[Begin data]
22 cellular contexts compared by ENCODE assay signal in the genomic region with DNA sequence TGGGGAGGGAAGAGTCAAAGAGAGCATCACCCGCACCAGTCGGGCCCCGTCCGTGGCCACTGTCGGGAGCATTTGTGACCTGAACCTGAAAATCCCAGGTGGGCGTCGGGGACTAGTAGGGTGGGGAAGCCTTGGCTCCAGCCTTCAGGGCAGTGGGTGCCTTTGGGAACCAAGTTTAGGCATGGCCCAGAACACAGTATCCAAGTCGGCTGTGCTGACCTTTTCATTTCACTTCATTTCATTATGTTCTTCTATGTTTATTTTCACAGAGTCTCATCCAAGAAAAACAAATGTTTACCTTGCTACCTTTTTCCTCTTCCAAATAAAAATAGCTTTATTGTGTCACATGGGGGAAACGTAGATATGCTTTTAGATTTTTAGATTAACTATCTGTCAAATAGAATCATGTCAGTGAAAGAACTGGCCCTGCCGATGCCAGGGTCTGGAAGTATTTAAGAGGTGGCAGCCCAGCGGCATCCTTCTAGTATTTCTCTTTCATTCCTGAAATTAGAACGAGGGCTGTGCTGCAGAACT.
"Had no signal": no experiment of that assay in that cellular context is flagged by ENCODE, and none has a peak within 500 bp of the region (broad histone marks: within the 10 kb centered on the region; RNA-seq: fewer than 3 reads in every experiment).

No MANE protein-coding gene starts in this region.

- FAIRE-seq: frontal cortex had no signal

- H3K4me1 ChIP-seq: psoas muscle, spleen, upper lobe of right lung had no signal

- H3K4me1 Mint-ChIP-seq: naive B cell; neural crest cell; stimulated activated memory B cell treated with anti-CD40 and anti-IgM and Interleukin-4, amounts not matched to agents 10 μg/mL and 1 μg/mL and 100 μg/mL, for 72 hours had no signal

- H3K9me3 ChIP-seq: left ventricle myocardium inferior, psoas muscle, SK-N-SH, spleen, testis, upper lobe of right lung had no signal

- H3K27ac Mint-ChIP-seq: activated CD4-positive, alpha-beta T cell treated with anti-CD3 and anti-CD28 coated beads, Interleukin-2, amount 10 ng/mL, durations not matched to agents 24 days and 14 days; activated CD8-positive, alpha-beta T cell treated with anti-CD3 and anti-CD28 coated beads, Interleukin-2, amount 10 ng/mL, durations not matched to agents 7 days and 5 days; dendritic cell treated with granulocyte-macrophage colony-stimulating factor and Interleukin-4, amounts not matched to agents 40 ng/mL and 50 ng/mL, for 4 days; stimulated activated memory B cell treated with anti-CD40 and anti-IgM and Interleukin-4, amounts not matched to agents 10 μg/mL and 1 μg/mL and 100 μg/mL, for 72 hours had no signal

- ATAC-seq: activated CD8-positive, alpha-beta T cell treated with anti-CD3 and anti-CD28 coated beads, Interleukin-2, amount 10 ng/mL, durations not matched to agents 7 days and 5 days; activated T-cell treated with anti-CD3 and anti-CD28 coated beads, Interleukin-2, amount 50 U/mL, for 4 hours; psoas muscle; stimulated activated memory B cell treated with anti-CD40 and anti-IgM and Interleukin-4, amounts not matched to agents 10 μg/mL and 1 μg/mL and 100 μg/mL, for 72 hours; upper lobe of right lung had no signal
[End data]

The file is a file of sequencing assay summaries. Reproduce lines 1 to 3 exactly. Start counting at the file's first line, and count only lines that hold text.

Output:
22 cellular contexts compared by ENCODE assay signal in the genomic region with DNA sequence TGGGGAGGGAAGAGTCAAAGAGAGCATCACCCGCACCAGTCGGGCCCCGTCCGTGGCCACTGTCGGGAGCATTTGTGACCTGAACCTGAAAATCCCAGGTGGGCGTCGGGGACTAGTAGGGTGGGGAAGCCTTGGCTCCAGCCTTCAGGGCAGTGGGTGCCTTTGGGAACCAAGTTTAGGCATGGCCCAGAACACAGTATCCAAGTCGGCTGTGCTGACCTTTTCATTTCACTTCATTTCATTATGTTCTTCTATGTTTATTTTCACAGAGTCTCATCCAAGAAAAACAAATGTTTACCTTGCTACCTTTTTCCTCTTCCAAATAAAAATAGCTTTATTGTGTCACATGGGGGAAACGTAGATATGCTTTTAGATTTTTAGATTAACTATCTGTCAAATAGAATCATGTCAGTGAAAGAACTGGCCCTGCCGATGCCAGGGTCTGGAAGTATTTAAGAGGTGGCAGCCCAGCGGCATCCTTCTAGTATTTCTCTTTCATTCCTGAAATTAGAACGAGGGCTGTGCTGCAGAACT.
"Had no signal": no experiment of that assay in that cellular context is flagged by ENCODE, and none has a peak within 500 bp of the region (broad histone marks: within the 10 kb centered on the region; RNA-seq: fewer than 3 reads in every experiment).

No MANE protein-coding gene starts in this region.